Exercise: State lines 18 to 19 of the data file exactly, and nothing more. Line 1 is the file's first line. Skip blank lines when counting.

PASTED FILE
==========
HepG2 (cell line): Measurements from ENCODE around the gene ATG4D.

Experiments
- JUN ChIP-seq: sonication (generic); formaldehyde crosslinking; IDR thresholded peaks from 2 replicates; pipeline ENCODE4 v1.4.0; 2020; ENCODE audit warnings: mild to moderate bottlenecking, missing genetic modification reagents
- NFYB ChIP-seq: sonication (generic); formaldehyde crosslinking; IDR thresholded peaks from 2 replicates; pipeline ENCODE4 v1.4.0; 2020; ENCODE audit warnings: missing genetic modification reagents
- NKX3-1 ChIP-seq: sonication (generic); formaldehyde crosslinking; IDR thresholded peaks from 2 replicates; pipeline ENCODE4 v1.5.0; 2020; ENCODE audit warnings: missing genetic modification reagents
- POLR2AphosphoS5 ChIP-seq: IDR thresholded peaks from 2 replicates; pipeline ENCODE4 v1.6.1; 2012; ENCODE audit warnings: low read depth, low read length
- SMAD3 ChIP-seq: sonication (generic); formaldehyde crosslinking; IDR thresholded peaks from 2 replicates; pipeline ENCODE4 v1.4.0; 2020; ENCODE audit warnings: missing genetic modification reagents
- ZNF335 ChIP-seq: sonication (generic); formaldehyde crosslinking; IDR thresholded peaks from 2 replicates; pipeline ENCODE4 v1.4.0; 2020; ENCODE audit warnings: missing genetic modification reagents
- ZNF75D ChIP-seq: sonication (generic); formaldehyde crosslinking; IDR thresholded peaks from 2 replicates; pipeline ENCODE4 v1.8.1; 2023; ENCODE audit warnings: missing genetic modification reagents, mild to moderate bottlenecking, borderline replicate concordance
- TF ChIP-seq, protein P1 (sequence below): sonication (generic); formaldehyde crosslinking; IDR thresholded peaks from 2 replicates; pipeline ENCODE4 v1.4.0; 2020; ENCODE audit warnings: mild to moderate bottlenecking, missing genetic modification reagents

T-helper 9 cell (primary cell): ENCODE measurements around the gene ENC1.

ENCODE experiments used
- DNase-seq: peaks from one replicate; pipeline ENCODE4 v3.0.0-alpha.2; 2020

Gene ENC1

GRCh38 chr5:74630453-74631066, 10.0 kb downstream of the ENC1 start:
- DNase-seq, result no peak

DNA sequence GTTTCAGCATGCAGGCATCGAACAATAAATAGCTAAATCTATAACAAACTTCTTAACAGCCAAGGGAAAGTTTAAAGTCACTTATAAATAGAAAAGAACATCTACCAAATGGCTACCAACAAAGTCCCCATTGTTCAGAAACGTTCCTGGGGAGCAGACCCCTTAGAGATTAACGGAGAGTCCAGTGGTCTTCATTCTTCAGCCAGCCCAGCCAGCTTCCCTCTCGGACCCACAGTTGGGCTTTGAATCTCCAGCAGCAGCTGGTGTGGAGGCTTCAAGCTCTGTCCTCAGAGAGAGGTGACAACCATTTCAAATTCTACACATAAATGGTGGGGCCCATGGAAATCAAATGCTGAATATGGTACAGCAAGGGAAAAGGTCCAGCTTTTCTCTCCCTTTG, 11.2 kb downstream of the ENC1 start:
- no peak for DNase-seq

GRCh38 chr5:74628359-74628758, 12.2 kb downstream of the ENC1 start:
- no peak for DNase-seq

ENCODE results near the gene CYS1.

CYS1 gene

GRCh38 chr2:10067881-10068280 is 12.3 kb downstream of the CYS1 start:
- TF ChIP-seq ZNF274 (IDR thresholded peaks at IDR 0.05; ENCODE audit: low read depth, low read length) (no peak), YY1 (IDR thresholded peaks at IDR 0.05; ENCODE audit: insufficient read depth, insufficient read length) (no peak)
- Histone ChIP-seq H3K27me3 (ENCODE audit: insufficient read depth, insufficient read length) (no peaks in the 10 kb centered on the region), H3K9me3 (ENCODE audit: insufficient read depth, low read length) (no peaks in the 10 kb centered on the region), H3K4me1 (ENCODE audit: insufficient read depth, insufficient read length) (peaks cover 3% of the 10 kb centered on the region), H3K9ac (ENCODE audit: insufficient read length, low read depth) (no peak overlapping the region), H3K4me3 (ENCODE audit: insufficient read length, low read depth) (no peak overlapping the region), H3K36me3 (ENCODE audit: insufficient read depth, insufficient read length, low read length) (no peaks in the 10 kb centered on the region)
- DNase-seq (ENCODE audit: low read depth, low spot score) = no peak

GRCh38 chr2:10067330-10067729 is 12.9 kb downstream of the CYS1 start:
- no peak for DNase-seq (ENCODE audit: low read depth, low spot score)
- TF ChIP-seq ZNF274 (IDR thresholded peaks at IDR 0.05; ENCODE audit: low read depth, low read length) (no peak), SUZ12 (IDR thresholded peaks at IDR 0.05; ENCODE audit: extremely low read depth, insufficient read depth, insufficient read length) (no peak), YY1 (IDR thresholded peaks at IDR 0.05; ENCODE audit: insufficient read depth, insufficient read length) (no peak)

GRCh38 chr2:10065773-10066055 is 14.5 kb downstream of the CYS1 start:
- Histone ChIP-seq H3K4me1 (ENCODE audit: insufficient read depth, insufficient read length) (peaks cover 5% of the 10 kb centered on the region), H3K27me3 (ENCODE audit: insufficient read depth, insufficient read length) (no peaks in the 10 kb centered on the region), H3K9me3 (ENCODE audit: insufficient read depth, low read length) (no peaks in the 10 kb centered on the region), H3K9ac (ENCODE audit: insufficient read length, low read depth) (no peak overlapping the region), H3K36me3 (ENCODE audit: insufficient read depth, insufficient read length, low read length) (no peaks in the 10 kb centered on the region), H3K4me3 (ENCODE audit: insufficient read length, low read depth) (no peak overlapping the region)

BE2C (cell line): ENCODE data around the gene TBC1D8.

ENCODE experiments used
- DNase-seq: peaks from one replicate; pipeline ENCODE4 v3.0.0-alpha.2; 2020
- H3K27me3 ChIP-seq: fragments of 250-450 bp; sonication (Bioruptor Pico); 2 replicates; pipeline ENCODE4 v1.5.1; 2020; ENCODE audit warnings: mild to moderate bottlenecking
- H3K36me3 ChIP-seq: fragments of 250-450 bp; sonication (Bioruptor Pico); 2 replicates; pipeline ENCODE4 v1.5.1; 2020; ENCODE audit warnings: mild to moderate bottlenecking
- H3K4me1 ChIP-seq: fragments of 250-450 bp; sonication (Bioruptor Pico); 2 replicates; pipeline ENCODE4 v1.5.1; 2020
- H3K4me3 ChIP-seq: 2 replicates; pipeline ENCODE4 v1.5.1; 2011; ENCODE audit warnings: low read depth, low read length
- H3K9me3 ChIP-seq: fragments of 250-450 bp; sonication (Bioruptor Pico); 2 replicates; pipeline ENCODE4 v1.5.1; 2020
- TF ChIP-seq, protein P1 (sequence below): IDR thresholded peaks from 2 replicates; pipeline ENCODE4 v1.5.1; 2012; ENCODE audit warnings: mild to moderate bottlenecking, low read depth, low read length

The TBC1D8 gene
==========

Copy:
- no peak for DNase-seq

GRCh38 chr5:74628359-74628758, 12.2 kb downstream of the ENC1 start: